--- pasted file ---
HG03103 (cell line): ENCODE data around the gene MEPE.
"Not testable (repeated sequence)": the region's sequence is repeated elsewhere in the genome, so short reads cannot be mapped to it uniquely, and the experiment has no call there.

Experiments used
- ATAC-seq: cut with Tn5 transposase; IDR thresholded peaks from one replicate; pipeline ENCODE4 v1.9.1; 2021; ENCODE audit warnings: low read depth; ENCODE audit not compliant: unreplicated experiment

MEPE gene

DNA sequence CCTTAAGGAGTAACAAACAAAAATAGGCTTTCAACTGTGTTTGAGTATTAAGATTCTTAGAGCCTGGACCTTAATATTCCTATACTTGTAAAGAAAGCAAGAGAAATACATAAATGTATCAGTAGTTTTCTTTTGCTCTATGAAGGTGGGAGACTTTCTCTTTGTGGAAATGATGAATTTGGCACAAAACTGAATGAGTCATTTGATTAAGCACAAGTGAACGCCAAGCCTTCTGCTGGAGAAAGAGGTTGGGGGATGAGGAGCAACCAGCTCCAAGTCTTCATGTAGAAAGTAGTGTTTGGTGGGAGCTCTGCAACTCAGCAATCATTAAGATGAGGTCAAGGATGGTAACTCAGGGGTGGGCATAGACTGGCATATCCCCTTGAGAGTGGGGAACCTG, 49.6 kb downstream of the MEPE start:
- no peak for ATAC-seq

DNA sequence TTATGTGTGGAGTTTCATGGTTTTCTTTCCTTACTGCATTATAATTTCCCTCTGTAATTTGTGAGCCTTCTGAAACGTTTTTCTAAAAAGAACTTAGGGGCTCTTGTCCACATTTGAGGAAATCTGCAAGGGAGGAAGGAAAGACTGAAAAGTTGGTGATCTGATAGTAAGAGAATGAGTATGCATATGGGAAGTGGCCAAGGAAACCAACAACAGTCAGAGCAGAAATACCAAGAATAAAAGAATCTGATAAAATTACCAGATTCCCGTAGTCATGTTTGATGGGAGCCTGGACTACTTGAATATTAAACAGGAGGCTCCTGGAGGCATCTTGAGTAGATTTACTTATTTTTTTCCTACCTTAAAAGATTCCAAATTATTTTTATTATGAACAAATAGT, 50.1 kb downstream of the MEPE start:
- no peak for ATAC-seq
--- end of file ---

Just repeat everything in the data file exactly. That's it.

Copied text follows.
HG03103 (cell line): ENCODE data around the gene MEPE.
"Not testable (repeated sequence)": the region's sequence is repeated elsewhere in the genome, so short reads cannot be mapped to it uniquely, and the experiment has no call there.

Experiments used
- ATAC-seq: cut with Tn5 transposase; IDR thresholded peaks from one replicate; pipeline ENCODE4 v1.9.1; 2021; ENCODE audit warnings: low read depth; ENCODE audit not compliant: unreplicated experiment

MEPE gene

DNA sequence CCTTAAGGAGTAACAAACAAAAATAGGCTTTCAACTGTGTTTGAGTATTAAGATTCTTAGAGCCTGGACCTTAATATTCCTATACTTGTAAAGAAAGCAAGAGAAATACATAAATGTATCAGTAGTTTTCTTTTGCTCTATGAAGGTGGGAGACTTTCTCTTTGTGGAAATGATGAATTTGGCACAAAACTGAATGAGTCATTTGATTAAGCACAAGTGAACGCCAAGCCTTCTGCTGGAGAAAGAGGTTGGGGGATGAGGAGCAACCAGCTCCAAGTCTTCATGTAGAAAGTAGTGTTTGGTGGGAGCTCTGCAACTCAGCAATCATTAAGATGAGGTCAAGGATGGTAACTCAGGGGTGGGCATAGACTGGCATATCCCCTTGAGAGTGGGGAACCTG, 49.6 kb downstream of the MEPE start:
- no peak for ATAC-seq

DNA sequence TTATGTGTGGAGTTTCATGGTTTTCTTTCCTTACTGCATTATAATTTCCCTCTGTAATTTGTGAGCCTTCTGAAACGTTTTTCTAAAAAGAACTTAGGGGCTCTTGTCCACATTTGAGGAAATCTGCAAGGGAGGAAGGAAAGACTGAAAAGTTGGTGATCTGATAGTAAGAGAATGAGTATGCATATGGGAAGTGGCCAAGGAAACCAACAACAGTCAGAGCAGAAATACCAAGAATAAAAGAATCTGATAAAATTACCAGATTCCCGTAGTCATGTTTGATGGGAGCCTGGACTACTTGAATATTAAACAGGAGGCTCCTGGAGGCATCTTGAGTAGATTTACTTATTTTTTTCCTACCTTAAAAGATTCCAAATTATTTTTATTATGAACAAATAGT, 50.1 kb downstream of the MEPE start:
- no peak for ATAC-seq